Watch CBS News

Shortage of medicines to treat ADHD cause concern

Here's what to do about ADHD medication shortage
Here's what to do about ADHD medication shortage 03:14

MIAMI - People who rely on medication to manage their attention-deficit-hyperactivity disorder, better known as ADHD are having a hard time finding the medicines they need. 

The shortage is hitting South Florida pharmacies. 

"It's very upsetting and I get worried because we need it," said Orfa de Armas, who is not the only one in her family who needs her Concerta medication, her 18-year-old-son, needs it, too. "We do need it in order to complete our everyday tasks, keep going to school. I am a stay-at-home mom who needs to do things in the house."

This is a medication pharmacists across the country are reporting a shortage of the drug's generics. This followed a shortage of Adderall that created problems for patients at the end of last year, and the beginning of this one.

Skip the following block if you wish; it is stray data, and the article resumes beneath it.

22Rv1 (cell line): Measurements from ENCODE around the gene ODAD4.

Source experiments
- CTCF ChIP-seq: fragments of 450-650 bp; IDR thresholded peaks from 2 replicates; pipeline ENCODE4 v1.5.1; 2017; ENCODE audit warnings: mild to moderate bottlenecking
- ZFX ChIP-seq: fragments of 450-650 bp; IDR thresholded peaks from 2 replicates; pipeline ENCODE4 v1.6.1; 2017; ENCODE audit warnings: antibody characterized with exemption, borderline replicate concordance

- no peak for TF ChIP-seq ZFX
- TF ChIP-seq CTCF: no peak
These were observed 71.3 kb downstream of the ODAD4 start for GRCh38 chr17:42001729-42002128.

"For the kids, it means not performing well in school," added Michelle Kirwan, a pediatrician for the pediatric and family health wellness center in Miami Gardens. She states that one of the reasons for the shortages is an increase of consumption of the medications during the pandemic. 

"Parents staying home with their children were better able to see their children had difficulty concentrating where they were impulsive or hyperactive or not focused."

The manufacturer of Concerta issued a written statement to CBS 4: "At Janssen, our first responsibility is to the patients and healthcare professionals who use our products. We are continuing to manufacture and ship branded CONCERTA® to distributors without disruption. Product availability at local pharmacies however, is driven by many factors. Patients should speak with their healthcare provider or pharmacist about the best options for their care." 

According to Trillian Health, a health data company, Adderall prescriptions for adults rose over 15 percent during 2020, double the 7.4 percent rise seen years before. 

De Armas recommends staying away from electronic prescriptions.

"If you go back to the doctor and ask for the hard copy (of the prescription) you can take it anywhere that they take your insurance," she said

View CBS News In
CBS News App Open
Chrome Safari Continue
Be the first to know
Get browser notifications for breaking news, live events, and exclusive reporting.